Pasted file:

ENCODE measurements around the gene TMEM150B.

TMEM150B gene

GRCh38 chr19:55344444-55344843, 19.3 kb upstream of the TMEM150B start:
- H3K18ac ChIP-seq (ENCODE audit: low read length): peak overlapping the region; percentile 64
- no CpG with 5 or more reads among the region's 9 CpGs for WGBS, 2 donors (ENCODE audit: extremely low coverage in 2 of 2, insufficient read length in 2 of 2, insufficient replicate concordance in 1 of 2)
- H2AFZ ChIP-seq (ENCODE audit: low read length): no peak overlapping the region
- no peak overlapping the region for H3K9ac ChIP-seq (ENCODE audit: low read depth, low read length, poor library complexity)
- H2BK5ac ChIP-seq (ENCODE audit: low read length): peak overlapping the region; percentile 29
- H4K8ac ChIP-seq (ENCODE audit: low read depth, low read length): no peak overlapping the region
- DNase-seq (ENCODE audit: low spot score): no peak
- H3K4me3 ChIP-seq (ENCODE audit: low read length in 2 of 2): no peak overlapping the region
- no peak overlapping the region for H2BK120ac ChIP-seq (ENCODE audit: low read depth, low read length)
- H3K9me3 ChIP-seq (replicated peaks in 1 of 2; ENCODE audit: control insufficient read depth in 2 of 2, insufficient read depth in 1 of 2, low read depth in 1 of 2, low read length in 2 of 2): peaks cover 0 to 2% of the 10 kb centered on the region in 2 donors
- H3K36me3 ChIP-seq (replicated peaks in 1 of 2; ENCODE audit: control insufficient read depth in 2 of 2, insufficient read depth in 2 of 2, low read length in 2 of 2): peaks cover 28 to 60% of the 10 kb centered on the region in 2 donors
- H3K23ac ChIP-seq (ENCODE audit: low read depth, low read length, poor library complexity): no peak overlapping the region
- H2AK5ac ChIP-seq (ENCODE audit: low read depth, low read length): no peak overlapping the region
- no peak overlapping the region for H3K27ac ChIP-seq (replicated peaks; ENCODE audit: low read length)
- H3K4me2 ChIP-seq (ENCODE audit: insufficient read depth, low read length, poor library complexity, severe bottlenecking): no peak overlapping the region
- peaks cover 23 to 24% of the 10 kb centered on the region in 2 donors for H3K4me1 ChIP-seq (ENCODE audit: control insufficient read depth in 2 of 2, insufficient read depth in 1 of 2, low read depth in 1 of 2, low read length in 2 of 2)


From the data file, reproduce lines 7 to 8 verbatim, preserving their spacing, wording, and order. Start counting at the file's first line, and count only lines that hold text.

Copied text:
- no peak overlapping the region for H3K9ac ChIP-seq (ENCODE audit: low read depth, low read length, poor library complexity)
- H2BK5ac ChIP-seq (ENCODE audit: low read length): peak overlapping the region; percentile 29